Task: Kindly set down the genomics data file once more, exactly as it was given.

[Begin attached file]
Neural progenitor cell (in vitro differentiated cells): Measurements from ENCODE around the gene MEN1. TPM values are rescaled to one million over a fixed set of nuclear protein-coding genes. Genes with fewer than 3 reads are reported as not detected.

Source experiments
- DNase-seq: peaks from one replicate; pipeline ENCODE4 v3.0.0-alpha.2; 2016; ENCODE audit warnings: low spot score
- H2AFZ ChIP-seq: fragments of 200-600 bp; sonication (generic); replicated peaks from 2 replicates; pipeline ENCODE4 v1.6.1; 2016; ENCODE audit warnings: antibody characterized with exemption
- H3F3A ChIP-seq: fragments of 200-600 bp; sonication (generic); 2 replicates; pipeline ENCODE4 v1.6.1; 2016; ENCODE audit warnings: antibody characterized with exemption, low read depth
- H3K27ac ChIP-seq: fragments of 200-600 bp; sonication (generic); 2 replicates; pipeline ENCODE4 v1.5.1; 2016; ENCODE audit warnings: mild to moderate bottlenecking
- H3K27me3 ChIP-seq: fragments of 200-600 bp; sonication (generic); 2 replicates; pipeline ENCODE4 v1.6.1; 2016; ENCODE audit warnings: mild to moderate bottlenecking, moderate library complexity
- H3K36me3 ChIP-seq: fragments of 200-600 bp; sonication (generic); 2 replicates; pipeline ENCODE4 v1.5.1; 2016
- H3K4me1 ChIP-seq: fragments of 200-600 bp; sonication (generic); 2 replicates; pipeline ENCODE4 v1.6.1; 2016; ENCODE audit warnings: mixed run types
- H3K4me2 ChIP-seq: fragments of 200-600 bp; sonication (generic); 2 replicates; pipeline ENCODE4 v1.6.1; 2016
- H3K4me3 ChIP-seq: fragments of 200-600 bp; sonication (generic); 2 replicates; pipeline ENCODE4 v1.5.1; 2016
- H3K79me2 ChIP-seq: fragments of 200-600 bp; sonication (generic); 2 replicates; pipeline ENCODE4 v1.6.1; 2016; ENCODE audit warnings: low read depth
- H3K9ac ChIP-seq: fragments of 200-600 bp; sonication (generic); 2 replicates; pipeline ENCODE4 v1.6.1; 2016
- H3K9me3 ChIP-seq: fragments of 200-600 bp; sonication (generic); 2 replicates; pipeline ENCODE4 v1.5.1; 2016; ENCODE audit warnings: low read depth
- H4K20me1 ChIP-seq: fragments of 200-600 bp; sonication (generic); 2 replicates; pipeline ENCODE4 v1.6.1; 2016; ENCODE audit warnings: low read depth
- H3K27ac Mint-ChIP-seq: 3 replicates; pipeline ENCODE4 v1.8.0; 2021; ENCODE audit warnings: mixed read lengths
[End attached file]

Neural progenitor cell (in vitro differentiated cells): Measurements from ENCODE around the gene MEN1. TPM values are rescaled to one million over a fixed set of nuclear protein-coding genes. Genes with fewer than 3 reads are reported as not detected.

Source experiments
- DNase-seq: peaks from one replicate; pipeline ENCODE4 v3.0.0-alpha.2; 2016; ENCODE audit warnings: low spot score
- H2AFZ ChIP-seq: fragments of 200-600 bp; sonication (generic); replicated peaks from 2 replicates; pipeline ENCODE4 v1.6.1; 2016; ENCODE audit warnings: antibody characterized with exemption
- H3F3A ChIP-seq: fragments of 200-600 bp; sonication (generic); 2 replicates; pipeline ENCODE4 v1.6.1; 2016; ENCODE audit warnings: antibody characterized with exemption, low read depth
- H3K27ac ChIP-seq: fragments of 200-600 bp; sonication (generic); 2 replicates; pipeline ENCODE4 v1.5.1; 2016; ENCODE audit warnings: mild to moderate bottlenecking
- H3K27me3 ChIP-seq: fragments of 200-600 bp; sonication (generic); 2 replicates; pipeline ENCODE4 v1.6.1; 2016; ENCODE audit warnings: mild to moderate bottlenecking, moderate library complexity
- H3K36me3 ChIP-seq: fragments of 200-600 bp; sonication (generic); 2 replicates; pipeline ENCODE4 v1.5.1; 2016
- H3K4me1 ChIP-seq: fragments of 200-600 bp; sonication (generic); 2 replicates; pipeline ENCODE4 v1.6.1; 2016; ENCODE audit warnings: mixed run types
- H3K4me2 ChIP-seq: fragments of 200-600 bp; sonication (generic); 2 replicates; pipeline ENCODE4 v1.6.1; 2016
- H3K4me3 ChIP-seq: fragments of 200-600 bp; sonication (generic); 2 replicates; pipeline ENCODE4 v1.5.1; 2016
- H3K79me2 ChIP-seq: fragments of 200-600 bp; sonication (generic); 2 replicates; pipeline ENCODE4 v1.6.1; 2016; ENCODE audit warnings: low read depth
- H3K9ac ChIP-seq: fragments of 200-600 bp; sonication (generic); 2 replicates; pipeline ENCODE4 v1.6.1; 2016
- H3K9me3 ChIP-seq: fragments of 200-600 bp; sonication (generic); 2 replicates; pipeline ENCODE4 v1.5.1; 2016; ENCODE audit warnings: low read depth
- H4K20me1 ChIP-seq: fragments of 200-600 bp; sonication (generic); 2 replicates; pipeline ENCODE4 v1.6.1; 2016; ENCODE audit warnings: low read depth
- H3K27ac Mint-ChIP-seq: 3 replicates; pipeline ENCODE4 v1.8.0; 2021; ENCODE audit warnings: mixed read lengths